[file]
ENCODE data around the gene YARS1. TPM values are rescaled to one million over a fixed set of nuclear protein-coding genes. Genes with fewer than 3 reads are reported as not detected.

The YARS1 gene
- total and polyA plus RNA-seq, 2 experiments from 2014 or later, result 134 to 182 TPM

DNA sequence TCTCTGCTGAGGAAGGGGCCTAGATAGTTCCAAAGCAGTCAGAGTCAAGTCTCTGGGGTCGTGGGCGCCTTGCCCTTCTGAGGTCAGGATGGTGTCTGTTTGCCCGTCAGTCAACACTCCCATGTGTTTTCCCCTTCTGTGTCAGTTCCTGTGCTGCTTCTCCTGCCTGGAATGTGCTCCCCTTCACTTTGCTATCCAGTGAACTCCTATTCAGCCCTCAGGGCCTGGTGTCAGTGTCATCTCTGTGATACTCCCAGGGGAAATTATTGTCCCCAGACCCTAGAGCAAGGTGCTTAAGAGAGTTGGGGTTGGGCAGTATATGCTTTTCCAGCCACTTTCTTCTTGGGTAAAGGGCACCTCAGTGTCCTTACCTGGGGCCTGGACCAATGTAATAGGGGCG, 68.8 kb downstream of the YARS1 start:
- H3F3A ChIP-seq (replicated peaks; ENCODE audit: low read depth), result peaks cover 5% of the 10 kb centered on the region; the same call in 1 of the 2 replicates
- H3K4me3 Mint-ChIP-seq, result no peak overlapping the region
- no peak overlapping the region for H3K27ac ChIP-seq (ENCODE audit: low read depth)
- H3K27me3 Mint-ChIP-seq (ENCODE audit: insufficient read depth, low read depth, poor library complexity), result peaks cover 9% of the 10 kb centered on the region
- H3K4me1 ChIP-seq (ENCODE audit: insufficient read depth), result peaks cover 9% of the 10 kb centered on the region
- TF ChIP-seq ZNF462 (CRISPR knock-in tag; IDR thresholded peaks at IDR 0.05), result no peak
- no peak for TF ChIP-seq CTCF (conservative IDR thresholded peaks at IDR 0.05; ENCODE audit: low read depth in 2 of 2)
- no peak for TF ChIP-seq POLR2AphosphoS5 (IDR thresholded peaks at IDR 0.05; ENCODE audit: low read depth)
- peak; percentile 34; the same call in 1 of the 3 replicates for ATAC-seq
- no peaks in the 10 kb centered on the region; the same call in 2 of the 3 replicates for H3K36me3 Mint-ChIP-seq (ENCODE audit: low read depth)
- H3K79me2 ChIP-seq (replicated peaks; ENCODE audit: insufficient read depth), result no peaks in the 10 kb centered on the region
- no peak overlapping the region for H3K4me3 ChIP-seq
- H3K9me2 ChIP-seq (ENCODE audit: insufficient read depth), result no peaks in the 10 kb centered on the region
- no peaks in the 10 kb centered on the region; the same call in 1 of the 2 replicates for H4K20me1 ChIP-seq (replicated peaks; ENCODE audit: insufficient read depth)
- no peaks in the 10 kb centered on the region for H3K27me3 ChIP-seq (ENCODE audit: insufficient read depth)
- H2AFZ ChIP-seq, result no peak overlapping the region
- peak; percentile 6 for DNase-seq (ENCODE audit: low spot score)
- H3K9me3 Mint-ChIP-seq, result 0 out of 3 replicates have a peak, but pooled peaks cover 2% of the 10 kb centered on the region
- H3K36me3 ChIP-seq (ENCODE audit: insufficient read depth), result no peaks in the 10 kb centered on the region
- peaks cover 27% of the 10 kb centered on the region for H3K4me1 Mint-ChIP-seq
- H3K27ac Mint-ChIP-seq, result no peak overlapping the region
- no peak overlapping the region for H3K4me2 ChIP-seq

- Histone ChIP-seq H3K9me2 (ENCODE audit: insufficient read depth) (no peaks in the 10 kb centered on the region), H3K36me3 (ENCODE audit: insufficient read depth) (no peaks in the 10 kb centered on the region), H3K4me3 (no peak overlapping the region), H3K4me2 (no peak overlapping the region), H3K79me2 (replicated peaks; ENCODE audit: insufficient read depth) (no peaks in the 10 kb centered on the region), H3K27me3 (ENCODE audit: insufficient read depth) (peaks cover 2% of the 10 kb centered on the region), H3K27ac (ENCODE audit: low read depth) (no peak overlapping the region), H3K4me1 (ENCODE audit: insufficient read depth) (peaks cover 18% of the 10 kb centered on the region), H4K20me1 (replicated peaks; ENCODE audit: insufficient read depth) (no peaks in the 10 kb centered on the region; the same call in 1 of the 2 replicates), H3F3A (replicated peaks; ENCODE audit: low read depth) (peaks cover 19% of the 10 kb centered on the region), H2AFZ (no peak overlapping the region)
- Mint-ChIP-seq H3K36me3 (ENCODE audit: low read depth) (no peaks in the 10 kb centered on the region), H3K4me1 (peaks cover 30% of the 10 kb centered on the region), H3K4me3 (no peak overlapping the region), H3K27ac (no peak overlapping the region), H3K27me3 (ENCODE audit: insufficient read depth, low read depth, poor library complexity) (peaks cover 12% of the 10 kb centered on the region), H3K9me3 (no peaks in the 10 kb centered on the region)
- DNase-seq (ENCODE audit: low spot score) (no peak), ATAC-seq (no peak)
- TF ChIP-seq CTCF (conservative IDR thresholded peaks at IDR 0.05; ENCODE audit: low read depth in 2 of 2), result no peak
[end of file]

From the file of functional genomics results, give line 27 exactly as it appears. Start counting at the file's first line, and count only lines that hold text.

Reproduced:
- Histone ChIP-seq H3K9me2 (ENCODE audit: insufficient read depth) (no peaks in the 10 kb centered on the region), H3K36me3 (ENCODE audit: insufficient read depth) (no peaks in the 10 kb centered on the region), H3K4me3 (no peak overlapping the region), H3K4me2 (no peak overlapping the region), H3K79me2 (replicated peaks; ENCODE audit: insufficient read depth) (no peaks in the 10 kb centered on the region), H3K27me3 (ENCODE audit: insufficient read depth) (peaks cover 2% of the 10 kb centered on the region), H3K27ac (ENCODE audit: low read depth) (no peak overlapping the region), H3K4me1 (ENCODE audit: insufficient read depth) (peaks cover 18% of the 10 kb centered on the region), H4K20me1 (replicated peaks; ENCODE audit: insufficient read depth) (no peaks in the 10 kb centered on the region; the same call in 1 of the 2 replicates), H3F3A (replicated peaks; ENCODE audit: low read depth) (peaks cover 19% of the 10 kb centered on the region), H2AFZ (no peak overlapping the region)